Always have a contract!

A contract is the foundation upon which any employment situation builds success. Whether the contract is a single page or a 50 page document, it exists to serve all parties.

CADA/West Dance Contract

The CADA/West Dance Contract is a basic contract template. We encourage engagers and artists to adapt the document and/or use it as a resource during contract negotiations.

A contract establishes the vital components of a working relationship.

It defines WHAT the job is, including outlining the schedule; location; fees; and the duties and services required of both the engager and the engagee.

It defines the RIGHTS & RESPONSIBILITIES of both contract parties.

It defines LINES OF COMMUNICATION: Who shall questions and issues be conveyed to? What happens if the contract fails or needs to shift?

See CADA/West Fees & Rates Standards for recommended MINIMUM pay rates.

CADA/West Dance Policy

The CADA/West Dance Policy is a set of guidelines that identify the rights and responsibilities that engagers and dance artists share in working together.

CADA/West takes no responsibility for working relationships that evolve as a result of using these guidelines. It is understood that there may be conditions and terms that are specifc to the demands of a particular contract and that both parties, the Engager and the Engagee, are free to propose changes to the terms and conditions defned in this policy.

OVERVIEW: Dancer means a person who renders services as a performer in the feld of dance, either exclusively or in combination with other forms of art, under the terms and conditions of a contract.

  1. The Dancer agrees to be on time for rehearsals and costume fttings; to attend all rehearsals as laid out in the rehearsal schedule; to appear at the venue on time for the show call; to abide by protocols of stage make-up and stage dress; to perform their services as reasonably directed and execute the choreography to the best of their ability; to learn their role within a reasonable time period; to properly care for their costume and props; to use, when required, safe electronic equipment and to respect the physical property of others and the venue.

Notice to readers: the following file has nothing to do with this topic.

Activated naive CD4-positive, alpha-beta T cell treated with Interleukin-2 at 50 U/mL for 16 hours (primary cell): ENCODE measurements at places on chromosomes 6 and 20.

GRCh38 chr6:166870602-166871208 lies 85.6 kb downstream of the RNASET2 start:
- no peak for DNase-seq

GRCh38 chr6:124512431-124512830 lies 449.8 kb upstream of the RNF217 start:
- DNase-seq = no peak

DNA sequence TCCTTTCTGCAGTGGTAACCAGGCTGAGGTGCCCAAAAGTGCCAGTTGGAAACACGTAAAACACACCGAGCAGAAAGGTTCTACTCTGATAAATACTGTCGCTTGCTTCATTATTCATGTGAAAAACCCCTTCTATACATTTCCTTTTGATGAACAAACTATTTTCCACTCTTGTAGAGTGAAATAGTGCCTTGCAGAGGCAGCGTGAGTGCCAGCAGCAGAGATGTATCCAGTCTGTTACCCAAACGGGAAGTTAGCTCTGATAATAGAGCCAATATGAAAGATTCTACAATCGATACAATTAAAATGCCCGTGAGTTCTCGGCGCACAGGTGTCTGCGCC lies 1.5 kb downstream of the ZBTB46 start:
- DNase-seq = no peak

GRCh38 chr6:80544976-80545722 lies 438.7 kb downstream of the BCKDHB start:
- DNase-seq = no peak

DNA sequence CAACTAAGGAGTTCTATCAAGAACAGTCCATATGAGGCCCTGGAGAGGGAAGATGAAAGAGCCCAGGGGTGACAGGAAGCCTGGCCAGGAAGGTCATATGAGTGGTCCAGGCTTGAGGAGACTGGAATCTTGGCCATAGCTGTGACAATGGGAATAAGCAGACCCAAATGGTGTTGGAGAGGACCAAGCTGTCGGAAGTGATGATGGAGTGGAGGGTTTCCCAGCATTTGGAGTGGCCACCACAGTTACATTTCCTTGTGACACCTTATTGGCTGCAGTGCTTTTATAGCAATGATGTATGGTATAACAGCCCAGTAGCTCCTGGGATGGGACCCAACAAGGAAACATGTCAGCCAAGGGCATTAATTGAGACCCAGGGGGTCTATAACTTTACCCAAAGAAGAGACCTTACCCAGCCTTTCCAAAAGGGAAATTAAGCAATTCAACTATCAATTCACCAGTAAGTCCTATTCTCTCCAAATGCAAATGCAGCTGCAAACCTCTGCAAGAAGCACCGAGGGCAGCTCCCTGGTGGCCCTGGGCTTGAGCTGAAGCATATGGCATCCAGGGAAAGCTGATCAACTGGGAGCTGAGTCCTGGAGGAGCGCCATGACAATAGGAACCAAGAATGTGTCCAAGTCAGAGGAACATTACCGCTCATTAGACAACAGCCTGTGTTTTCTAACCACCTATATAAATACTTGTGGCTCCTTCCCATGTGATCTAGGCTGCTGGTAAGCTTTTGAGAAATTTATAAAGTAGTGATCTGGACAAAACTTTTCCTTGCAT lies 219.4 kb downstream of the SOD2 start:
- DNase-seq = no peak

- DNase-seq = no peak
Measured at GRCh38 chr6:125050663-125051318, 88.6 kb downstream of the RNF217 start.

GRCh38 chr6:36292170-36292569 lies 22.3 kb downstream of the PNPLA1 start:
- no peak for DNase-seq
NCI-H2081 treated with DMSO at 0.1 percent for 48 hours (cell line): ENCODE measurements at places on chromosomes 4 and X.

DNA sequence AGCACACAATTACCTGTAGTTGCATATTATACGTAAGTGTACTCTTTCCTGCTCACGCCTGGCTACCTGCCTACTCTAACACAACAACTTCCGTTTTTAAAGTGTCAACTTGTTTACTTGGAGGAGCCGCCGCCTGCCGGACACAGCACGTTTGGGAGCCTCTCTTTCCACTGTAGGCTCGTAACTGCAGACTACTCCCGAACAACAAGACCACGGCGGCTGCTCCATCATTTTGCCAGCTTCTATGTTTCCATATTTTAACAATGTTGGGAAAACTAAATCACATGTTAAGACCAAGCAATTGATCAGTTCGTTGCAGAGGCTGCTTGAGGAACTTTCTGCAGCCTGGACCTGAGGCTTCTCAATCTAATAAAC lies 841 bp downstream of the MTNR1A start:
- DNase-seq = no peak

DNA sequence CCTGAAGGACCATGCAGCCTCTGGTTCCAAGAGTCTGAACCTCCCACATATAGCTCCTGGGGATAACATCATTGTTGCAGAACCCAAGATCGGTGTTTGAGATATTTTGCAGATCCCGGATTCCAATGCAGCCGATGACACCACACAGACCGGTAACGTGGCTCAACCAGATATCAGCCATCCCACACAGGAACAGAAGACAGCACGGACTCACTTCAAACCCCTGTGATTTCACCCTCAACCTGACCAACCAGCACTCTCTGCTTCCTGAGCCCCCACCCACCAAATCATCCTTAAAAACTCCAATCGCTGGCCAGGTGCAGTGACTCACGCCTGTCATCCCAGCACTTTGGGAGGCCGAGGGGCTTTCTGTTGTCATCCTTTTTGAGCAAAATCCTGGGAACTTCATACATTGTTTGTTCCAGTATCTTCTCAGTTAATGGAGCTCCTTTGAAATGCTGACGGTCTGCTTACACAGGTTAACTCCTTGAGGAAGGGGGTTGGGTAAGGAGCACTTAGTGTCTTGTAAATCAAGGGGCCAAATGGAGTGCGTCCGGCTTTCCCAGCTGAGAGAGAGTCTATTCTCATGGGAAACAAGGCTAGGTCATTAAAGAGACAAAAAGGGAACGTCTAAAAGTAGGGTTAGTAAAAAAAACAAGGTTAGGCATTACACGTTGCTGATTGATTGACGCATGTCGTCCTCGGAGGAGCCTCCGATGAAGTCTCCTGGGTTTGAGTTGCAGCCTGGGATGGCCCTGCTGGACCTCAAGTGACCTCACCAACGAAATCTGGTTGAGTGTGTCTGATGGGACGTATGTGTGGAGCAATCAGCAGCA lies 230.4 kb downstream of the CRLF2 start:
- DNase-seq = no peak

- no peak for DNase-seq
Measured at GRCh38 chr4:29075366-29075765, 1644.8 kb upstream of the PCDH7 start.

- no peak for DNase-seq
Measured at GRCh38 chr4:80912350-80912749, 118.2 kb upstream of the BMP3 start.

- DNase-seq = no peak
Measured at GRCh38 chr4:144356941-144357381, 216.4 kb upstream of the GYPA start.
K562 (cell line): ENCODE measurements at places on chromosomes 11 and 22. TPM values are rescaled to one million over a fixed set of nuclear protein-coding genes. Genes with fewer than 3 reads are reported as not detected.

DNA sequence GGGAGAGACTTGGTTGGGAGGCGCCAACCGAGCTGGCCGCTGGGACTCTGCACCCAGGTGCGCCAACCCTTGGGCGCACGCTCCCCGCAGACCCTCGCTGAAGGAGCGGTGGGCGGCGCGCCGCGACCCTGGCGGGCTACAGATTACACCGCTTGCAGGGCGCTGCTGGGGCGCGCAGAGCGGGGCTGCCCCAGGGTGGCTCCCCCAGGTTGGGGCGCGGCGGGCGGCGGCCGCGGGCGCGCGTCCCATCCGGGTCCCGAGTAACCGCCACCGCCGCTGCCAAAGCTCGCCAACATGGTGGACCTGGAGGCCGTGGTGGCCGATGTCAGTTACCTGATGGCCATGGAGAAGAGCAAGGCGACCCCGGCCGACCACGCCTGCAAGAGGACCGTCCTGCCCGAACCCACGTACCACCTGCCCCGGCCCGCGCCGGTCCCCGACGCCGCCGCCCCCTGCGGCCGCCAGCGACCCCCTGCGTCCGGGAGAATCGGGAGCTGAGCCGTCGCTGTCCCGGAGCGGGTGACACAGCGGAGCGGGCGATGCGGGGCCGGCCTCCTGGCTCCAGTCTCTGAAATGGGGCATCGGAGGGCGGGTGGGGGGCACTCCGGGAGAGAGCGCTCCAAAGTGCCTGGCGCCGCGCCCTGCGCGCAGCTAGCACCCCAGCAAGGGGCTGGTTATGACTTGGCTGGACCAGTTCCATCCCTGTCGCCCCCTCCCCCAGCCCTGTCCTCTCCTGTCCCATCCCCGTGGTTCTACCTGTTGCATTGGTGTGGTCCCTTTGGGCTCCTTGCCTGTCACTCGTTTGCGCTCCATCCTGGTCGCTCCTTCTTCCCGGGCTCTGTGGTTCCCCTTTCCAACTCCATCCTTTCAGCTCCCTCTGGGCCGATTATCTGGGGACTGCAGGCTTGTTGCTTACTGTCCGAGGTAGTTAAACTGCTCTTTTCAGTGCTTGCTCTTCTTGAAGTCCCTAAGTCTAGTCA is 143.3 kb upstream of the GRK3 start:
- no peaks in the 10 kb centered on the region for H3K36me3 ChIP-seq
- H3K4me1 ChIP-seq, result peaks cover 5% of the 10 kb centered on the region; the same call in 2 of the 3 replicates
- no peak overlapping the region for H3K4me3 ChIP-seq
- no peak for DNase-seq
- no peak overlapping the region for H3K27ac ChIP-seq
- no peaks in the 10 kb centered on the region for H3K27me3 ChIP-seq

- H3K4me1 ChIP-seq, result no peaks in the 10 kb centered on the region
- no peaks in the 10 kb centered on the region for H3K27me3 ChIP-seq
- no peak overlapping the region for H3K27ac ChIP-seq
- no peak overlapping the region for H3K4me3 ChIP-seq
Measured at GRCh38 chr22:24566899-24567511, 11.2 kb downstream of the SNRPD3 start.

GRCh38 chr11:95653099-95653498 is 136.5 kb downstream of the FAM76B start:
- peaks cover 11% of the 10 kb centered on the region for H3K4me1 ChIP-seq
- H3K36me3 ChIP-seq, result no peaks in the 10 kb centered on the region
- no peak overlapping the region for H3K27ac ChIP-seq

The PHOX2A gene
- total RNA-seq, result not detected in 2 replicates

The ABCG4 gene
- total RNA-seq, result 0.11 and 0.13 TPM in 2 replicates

2. The Dancer agrees to abide by all of the obligations in their contract and attached riders.
  3. The Dancer’s requirement to attend classes and warm-ups will be determined and agreed upon by the Dancer and the Engager prior to the commencement of the engagement period.
  4. Outside of rehearsal hours, the Dancer will be available for paid costume fttings, photo calls, publicity and/or video documentation, given a minimum of 72 hours notice.
  5. The Dancer will not present themself during scheduled terms of work while intoxicated from alcohol or drugs.
  6. The Dancer has the right to be kept informed and updated as to rehearsal dates and times, performance times and touring plans.
  7. The Dancer is not required to fulfill any additional roles (i.e. Company teacher, rehearsal director, administrator, publicity assistant, janitor, wardrobe, or any other duty) other than as a Dancer, unless otherwise agreed and specifed in writing. The Dancer will not perform any additional duties that have been agreed to and specifed in writing unless they negotiate additional compensation.
  8. From time to time, the Dancer may be asked to participate in additional activities that beneft the production, festival or venue by providing increased exposure, like artist pre- and post-show talkbacks, private receptions and/or media interviews. These activities constitute part of the engagement and are not considered additional roles. All such activities should be openly communicated to the Dancer with at least 72 hours advanced notice.